Inner  Frontier
Fourth Way Spiritual Practice


Inner Work

For the week of May 4, 2015

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Living in Flow


Have you ever had hours or whole days when your life just flowed? When you were fully in contact with the details of your life and when there were no inner obstacles. When you moved easily and smoothly from one thing to the next. If you needed to think, then your thoughts were clear and concise. But mostly your mind was quiet, or at the least the inner chatter receded into the background as you went about your business. Your emotions were appropriate, relevant, and supportive to the situation, helping you fully engage in what you were doing. Your senses were alive, taking in everything relevant, and more, in vivid detail. Your body moved fluidly, efficiently, and effectively. You were fully in contact, at home in your own skin, in your own life. Your effortless attention focused on what you were doing. Inwardly you were united. Your usual self-centered concerns had vanished. Each of your activities took on value in its own right, so that you appreciated what you were doing for itself. Time stopped, while you lived within the timeless.

Flow, the state of being completely immersed in an activity, has been extensively studied by psychologists, with more research ongoing. And for good reasons, most notably the timeless serenity and happiness, as well as the heightened focus and performance that come in flow, which is sometimes called being in the zone. The research shows that the key elements for entering the flow state include being in front of a challenge that is well matched with our skills, so that we concentrate on what we are doing to such an extent that we have no spare mental cycles available to distract us.

This view of flow is outwardly oriented, dependent on an external challenge to enable flow. However, we may characterize one of the sub-goals of the spiritual path as the aim to live in flow all the time. Yet we cannot always be engaged in a challenging external task. Life requires the mundane, such as the regular care and feeding of our body, our home, and our possessions. We know how to do these necessary chores and duties, so they present little challenge to our relevant skills. This is a recipe for boredom, and apparently not for flow. So the question we pose is: can we live in flow? Is it even possible to live in flow? And if so, how might we move toward that?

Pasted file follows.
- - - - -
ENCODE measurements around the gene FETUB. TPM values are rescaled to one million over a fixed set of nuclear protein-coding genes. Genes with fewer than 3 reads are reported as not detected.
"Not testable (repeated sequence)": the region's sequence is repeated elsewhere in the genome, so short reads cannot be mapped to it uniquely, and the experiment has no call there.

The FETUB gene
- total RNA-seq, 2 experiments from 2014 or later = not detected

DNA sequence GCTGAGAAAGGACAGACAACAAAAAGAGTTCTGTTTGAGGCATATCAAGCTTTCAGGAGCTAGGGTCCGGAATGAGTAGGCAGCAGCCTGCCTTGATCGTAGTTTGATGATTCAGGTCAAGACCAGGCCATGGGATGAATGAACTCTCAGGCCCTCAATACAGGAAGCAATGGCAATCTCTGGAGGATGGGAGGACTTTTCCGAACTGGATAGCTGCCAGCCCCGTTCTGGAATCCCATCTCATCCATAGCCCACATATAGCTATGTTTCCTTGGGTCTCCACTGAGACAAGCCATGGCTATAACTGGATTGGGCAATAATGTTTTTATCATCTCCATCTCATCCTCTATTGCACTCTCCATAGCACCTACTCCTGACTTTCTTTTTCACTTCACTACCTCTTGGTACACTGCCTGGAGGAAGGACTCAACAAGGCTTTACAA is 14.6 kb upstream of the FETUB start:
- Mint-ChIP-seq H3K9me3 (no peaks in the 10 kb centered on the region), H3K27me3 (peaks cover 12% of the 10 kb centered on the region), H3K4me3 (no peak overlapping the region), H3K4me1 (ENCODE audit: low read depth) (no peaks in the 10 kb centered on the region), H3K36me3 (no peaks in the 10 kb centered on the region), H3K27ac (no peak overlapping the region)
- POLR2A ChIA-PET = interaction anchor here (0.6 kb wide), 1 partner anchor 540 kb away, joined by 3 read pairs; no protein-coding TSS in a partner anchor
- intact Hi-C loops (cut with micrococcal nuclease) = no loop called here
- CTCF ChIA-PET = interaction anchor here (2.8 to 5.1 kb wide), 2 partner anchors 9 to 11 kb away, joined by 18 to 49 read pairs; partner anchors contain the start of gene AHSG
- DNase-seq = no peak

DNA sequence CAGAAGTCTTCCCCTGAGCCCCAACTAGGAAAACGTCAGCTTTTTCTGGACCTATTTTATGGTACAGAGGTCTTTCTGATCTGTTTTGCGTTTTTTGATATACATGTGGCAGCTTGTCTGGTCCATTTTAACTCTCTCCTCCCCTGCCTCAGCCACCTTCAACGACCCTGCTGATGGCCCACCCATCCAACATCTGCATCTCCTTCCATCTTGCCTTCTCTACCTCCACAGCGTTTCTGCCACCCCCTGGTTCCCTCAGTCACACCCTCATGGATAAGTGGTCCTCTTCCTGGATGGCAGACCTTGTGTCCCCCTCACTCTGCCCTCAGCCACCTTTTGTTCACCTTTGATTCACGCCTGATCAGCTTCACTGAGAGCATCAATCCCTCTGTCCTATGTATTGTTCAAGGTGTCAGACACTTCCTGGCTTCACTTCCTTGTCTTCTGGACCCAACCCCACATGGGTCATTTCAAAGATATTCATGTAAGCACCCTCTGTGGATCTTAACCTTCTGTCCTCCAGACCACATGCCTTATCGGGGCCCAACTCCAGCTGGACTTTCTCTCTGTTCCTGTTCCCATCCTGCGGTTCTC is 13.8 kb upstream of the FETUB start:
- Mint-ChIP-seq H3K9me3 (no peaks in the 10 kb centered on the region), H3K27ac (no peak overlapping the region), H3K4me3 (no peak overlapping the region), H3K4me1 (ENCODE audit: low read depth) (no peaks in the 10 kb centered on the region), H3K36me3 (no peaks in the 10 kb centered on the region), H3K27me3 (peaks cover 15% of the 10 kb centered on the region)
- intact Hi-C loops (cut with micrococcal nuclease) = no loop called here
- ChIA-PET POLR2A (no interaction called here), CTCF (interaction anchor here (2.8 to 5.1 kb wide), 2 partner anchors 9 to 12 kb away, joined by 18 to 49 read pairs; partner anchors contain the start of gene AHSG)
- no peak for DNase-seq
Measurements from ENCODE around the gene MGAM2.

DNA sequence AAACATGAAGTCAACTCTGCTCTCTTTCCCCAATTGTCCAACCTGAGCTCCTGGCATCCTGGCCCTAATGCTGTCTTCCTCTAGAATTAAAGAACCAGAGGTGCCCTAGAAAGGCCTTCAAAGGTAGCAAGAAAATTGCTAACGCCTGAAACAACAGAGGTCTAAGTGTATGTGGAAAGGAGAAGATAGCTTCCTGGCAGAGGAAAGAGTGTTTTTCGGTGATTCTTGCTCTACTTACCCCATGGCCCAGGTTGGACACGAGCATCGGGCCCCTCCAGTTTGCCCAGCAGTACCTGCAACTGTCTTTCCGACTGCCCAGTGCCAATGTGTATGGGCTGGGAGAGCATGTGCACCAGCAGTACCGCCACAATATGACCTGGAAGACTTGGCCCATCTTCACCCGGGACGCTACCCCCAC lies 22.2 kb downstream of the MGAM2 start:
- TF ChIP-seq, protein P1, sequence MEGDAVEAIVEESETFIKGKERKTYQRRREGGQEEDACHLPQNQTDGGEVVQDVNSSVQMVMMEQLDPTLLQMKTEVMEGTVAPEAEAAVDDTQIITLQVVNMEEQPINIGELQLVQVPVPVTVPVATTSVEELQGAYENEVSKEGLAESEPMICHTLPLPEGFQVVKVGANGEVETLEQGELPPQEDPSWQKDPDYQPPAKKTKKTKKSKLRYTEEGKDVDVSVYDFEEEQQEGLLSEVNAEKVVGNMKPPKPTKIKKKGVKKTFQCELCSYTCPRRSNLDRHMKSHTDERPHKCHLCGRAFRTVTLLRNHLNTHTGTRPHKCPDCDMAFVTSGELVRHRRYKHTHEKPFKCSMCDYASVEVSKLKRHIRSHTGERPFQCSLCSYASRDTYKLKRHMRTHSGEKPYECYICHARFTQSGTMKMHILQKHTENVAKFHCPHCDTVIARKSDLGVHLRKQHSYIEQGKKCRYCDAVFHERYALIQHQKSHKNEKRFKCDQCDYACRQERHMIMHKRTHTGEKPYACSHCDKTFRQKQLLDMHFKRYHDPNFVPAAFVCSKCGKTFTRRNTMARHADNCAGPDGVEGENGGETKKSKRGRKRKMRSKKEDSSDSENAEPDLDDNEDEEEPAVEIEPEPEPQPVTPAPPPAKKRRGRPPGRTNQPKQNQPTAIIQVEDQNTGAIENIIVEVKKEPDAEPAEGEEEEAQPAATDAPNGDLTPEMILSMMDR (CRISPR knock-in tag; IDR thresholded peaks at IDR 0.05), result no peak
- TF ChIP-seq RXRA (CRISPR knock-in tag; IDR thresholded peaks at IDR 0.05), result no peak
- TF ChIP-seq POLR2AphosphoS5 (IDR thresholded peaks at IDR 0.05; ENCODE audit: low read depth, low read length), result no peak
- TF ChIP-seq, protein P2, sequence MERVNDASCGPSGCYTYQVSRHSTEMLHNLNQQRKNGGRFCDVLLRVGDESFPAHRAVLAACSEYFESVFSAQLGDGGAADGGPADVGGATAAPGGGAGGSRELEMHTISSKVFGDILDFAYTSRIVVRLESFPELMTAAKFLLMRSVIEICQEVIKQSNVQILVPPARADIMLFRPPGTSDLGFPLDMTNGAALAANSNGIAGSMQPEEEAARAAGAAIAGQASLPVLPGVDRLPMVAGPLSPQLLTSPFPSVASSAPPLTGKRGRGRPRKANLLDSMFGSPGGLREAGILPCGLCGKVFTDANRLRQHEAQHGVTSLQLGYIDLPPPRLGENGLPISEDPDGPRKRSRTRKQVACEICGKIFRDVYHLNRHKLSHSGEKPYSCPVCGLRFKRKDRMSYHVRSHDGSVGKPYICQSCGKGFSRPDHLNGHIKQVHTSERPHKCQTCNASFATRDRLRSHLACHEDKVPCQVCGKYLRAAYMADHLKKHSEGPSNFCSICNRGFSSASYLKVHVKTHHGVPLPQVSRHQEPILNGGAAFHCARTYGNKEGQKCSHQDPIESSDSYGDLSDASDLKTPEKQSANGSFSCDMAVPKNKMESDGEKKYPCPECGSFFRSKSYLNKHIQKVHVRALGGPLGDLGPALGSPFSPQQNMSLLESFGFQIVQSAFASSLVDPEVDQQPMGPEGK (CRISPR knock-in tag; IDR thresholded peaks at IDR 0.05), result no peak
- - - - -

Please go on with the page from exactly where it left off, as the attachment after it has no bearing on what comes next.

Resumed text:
Various spiritual traditions view the ideal state as flow. The Taoist teaching of wu wei, or non-doing, encourages this natural, effortless, fully-engaged approach to living. We learn to flow like water, continually adapting to the moment, and flowing through it. Buddhist and Hindu teachings speak of one-pointedness and of non-dual living. They teach us to flow.

At the center of this endeavor, lies an unspoken question. In the state of flow, what is it that flows? We may glibly answer that we flow. But that answer does not inform. If we flow, who are we? Our body, our mind, our emotions? What is it that flows? We understand this question by recognizing that we are our will, that what flows in flow is our will. For will to flow, it must flow through us. Thus, there is no room for ego in flow, for ego dams up the flow of will, blocking the higher will from flowing through us. There is no room for fragmentation in flow, because the conflicting fragments of our psyche hinder our will; instead we need to be unified.

There are many elements and practices that can help us live in flow, not just experience it briefly in front of appropriate external challenges. We raise our own inner challenge, that of living in flow. In the coming weeks, we will explore the elements of living in flow. For this week, notice the moments of flow that do grace your life.

    1. Surrender to the Present
    2. Body Flow
    3. Sensory Flow
    4. Fluid Mind
    5. Fluid Heart
    6. Fluid Presence


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